Our current discourse on class privilege revolves around two distinct categories of ideologues: those whose serve as apologists for their wealthy backgrounds and those who vilify them.
I think that this is a misguided approach to discussing class privilege.
Last week, Ms. Rachael Sacks published an article on her frustration with those who judged or disliked her because of her class privilege. The title, “I’m Not Going to Pretend That I’m Poor to be Accepted By You” indicates, more or less, the content and tone of the article.
Immediately, the Internet Blood Hounds jumped on her, picking apart every sentence of her article and using her words to construe her negatively.
I don’t agree with the sentiment behind Ms. Sacks’ article. Actually, I vehemently disagree with many aspects of her article.
However, I think that centering how we think and talk about class privilege on those who justify their entitlement with a “I didn’t choose to be wealthy, so don’t pick on me” attitude is a waste of our time.
Why are we exerting so much of our energy on ripping apart Ms. Sacks and those who think similarly to her? I understand that many of us do have good intentions; we hope to change this kind of perspective by showing her why we think the way she thinks is wrong.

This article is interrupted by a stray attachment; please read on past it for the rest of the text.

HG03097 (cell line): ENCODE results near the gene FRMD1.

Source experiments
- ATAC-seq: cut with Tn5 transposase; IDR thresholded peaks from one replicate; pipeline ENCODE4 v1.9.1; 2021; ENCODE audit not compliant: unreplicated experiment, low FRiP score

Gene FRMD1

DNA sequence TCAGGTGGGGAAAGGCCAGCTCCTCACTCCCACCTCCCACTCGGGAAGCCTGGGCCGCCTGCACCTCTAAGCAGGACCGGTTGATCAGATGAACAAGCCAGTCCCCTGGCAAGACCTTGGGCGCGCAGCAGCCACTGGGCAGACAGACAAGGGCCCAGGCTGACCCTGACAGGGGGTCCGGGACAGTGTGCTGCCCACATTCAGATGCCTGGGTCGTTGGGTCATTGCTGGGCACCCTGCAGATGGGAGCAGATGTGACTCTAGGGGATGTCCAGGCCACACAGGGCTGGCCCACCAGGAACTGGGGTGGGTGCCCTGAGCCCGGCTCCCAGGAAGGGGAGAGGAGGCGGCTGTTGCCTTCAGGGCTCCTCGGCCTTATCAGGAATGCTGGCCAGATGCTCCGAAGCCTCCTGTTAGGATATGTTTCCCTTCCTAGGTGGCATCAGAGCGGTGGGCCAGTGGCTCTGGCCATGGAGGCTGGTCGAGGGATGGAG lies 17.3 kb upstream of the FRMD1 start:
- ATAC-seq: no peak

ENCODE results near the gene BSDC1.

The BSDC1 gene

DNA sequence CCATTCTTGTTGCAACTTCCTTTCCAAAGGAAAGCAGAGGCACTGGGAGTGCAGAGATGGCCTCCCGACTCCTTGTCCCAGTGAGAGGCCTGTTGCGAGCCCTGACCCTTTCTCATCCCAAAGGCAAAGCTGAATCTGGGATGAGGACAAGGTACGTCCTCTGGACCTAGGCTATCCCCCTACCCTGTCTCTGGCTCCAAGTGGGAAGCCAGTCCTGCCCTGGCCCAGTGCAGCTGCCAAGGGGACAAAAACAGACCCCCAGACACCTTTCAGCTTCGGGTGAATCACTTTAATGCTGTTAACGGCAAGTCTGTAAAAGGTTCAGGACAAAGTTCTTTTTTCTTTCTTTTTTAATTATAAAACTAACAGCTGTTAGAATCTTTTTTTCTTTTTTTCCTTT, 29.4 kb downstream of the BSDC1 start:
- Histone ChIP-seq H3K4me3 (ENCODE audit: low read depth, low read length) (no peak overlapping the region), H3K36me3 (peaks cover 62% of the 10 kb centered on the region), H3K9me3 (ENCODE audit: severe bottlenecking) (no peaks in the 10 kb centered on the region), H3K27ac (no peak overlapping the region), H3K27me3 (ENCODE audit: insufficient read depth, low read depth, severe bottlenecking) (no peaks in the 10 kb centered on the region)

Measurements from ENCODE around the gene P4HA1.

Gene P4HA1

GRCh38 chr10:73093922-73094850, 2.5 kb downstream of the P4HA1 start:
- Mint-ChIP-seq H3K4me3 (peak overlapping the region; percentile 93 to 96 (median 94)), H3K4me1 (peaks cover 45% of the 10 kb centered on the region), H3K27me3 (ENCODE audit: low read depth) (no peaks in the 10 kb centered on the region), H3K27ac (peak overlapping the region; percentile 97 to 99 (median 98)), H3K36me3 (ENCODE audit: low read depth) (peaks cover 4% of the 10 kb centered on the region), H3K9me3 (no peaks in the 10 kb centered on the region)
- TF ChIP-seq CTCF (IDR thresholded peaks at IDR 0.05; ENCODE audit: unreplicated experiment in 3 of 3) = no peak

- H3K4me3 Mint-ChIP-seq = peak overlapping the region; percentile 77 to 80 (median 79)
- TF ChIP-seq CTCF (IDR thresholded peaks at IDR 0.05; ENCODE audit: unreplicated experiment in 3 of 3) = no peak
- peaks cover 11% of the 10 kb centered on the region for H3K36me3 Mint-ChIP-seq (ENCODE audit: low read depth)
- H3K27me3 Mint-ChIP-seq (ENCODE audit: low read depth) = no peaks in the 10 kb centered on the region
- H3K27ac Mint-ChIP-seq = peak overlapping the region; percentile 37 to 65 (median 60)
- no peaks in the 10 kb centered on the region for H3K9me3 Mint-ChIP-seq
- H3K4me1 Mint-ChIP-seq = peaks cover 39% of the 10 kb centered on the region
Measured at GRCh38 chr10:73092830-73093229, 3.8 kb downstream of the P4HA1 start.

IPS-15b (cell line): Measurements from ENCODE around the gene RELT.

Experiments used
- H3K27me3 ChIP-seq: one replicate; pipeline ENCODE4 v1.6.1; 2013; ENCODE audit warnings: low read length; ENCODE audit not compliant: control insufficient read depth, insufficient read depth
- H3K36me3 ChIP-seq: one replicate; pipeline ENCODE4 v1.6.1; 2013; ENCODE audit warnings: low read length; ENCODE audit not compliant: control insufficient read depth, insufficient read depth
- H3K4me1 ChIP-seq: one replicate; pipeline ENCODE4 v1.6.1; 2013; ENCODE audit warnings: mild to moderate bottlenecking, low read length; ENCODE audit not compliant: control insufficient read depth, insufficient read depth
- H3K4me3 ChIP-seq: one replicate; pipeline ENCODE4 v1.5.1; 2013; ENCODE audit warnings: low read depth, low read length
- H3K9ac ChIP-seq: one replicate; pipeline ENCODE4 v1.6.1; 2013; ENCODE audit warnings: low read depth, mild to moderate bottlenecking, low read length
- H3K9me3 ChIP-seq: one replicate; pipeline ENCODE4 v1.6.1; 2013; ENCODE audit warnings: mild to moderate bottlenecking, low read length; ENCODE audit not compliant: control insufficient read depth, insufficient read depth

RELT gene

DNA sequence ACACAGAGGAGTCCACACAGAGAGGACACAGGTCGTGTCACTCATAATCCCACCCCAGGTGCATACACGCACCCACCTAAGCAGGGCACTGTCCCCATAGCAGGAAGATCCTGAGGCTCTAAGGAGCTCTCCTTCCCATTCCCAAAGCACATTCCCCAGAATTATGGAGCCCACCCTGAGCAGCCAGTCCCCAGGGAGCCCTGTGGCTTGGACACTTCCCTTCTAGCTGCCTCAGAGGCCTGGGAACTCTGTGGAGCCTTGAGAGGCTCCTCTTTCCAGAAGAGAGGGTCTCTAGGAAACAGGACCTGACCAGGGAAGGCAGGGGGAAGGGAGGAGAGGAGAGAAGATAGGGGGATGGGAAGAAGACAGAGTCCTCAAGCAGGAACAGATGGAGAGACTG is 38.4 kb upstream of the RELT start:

Regardless, I doubt that much of what anyone could possibly say would cause those in her position to buy one less Mulberry bag. So why bother as strenuously as we do?
The only outcome of these vigilante efforts is that Ms. Sacks has gotten her share of publicity (and an increase in Twitter followers, no doubt), and this will only continue to happen with every other person who speaks in favor or defense of their class privilege.
Frankly, picking apart Ms. Sacks and her cohorts and launching pithy insults in their direction is not worth our time. In a matter of weeks, she will fade into Internet oblivion, and we will have accomplished nothing more than momentarily making her feel bad about herself — if even that.
Instead, we should focus on addressing the discrepancies between those at the top of the socioeconomic pyramid and those who make up the bottom. Why, for example, spend our time going through Ms. Sacks’ Twitter feed in order to find reasons that show why she is or isn’t a bad person?
Why not spend our time and energy thinking about and discussing solutions that would reasonably help those who were not born into as much privilege or financial stability as others? Why not talk about things that are more important than the specific minutia of Ms. Sacks’ life or her spending habits? They’re not that interesting, and in the long run, they won’t matter.
Why are we not talking about the state of the public education or welfare systems? Why are we not talking about how ever-rising tuitions and student loan debt keep going to college from being a reality for many students? Why are we not figuring out tenable ways to aid those who do not have as much as they deserve or need?
We need to stop paying attention to those like Ms. Sacks when they climb atop their gilt, Internet soapboxes. Otherwise, all we do is egg them on.